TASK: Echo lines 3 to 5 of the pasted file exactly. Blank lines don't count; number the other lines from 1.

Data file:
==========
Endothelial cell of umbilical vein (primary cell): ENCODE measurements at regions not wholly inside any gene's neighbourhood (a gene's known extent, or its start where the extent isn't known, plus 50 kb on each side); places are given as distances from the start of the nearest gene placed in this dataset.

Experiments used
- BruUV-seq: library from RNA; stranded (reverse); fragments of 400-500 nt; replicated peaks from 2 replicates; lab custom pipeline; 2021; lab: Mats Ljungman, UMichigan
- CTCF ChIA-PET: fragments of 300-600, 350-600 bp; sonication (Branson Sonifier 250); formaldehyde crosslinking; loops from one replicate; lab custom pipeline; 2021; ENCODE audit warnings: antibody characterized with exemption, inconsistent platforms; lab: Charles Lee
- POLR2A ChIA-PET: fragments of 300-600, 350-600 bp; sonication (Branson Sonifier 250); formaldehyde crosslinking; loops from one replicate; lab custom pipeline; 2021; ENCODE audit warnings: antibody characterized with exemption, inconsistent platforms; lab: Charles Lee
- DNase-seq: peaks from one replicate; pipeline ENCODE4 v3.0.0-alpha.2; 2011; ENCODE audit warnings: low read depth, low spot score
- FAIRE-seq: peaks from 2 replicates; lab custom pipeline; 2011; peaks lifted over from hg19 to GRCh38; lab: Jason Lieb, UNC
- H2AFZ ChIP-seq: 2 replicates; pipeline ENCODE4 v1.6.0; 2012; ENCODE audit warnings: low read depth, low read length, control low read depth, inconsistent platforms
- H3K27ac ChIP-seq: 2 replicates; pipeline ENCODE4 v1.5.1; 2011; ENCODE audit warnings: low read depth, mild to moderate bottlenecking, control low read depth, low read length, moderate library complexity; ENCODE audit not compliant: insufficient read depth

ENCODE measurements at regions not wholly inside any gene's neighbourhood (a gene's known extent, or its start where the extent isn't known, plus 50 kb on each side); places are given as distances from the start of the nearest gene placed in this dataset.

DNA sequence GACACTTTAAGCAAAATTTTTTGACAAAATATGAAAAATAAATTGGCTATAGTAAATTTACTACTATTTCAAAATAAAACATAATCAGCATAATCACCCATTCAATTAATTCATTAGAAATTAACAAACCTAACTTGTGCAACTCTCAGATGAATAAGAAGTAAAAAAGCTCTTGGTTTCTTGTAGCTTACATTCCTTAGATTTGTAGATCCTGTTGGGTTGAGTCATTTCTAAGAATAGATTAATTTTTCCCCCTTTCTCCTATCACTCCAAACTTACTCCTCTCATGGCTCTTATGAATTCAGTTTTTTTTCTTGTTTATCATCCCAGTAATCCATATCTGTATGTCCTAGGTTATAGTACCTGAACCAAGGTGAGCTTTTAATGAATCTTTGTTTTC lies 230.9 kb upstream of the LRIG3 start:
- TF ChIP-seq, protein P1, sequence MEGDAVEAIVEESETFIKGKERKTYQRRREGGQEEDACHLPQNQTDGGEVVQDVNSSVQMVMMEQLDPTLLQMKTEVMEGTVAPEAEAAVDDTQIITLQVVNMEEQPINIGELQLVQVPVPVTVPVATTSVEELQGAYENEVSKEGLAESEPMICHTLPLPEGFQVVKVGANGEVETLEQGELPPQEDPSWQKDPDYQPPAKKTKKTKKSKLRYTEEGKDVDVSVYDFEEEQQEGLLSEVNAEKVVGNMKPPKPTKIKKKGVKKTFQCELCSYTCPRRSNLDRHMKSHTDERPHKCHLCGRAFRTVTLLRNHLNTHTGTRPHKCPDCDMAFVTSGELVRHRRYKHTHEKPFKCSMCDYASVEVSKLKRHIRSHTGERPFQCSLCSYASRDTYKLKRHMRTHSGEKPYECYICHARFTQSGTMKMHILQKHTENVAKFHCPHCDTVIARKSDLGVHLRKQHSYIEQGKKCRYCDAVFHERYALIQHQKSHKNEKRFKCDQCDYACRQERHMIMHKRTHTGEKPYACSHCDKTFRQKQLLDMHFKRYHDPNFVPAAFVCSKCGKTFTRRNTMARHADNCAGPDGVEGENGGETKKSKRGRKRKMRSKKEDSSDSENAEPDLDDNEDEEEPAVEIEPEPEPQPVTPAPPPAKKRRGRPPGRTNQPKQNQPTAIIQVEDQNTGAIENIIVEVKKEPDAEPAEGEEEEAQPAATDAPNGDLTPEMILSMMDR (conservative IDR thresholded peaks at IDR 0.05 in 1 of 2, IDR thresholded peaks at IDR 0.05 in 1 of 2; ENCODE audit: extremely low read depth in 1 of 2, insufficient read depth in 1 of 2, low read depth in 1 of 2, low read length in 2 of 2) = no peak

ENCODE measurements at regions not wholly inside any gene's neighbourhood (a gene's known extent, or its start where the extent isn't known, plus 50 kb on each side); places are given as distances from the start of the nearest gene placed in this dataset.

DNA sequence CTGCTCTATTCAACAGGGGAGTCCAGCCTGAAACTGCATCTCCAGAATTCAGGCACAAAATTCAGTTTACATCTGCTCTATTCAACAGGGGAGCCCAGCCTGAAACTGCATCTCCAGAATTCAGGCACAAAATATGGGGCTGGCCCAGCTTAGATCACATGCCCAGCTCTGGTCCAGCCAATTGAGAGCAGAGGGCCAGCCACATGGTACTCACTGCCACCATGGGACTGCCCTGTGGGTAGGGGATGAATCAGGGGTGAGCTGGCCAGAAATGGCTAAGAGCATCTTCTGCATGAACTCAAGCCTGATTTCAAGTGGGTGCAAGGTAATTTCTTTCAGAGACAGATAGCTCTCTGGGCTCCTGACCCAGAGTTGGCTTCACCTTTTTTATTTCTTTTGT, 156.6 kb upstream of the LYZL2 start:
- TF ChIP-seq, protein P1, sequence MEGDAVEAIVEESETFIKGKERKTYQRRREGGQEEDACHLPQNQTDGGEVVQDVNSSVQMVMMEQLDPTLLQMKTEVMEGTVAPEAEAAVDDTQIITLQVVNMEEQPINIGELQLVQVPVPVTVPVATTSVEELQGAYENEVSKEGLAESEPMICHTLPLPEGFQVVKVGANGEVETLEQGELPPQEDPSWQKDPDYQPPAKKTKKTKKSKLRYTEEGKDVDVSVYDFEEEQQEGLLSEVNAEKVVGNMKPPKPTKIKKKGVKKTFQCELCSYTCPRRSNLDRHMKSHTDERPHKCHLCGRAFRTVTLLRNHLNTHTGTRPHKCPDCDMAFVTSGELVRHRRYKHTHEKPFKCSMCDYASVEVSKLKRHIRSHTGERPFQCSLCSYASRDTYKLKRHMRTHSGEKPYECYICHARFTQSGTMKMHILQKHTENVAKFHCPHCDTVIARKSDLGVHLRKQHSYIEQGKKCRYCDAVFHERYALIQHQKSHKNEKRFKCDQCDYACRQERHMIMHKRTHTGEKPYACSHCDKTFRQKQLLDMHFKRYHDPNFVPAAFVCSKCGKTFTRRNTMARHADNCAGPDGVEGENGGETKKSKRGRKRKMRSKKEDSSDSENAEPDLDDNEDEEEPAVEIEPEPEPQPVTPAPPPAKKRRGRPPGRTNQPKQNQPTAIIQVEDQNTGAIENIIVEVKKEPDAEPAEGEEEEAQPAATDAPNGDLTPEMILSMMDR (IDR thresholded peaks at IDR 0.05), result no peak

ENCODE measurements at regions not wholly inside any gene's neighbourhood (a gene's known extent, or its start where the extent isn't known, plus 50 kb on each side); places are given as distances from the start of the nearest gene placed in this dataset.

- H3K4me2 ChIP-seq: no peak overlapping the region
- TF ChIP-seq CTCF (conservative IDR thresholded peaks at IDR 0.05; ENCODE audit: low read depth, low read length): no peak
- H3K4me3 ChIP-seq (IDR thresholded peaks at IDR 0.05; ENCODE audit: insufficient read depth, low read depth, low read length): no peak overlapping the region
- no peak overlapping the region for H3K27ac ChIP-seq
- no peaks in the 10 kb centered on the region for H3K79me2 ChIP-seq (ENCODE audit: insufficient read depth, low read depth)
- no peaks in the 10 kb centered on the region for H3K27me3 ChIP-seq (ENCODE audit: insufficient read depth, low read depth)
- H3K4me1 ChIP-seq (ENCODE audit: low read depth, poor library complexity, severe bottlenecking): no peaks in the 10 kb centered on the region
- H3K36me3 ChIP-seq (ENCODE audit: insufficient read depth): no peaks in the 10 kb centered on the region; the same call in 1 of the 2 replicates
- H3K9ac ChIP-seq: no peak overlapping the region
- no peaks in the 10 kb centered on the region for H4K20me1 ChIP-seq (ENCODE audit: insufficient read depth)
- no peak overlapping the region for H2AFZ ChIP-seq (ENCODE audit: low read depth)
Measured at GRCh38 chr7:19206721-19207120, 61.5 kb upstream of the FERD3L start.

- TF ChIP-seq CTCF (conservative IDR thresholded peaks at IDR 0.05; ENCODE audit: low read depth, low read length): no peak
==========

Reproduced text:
- BruUV-seq: library from RNA; stranded (reverse); fragments of 400-500 nt; replicated peaks from 2 replicates; lab custom pipeline; 2021; lab: Mats Ljungman, UMichigan
- CTCF ChIA-PET: fragments of 300-600, 350-600 bp; sonication (Branson Sonifier 250); formaldehyde crosslinking; loops from one replicate; lab custom pipeline; 2021; ENCODE audit warnings: antibody characterized with exemption, inconsistent platforms; lab: Charles Lee
- POLR2A ChIA-PET: fragments of 300-600, 350-600 bp; sonication (Branson Sonifier 250); formaldehyde crosslinking; loops from one replicate; lab custom pipeline; 2021; ENCODE audit warnings: antibody characterized with exemption, inconsistent platforms; lab: Charles Lee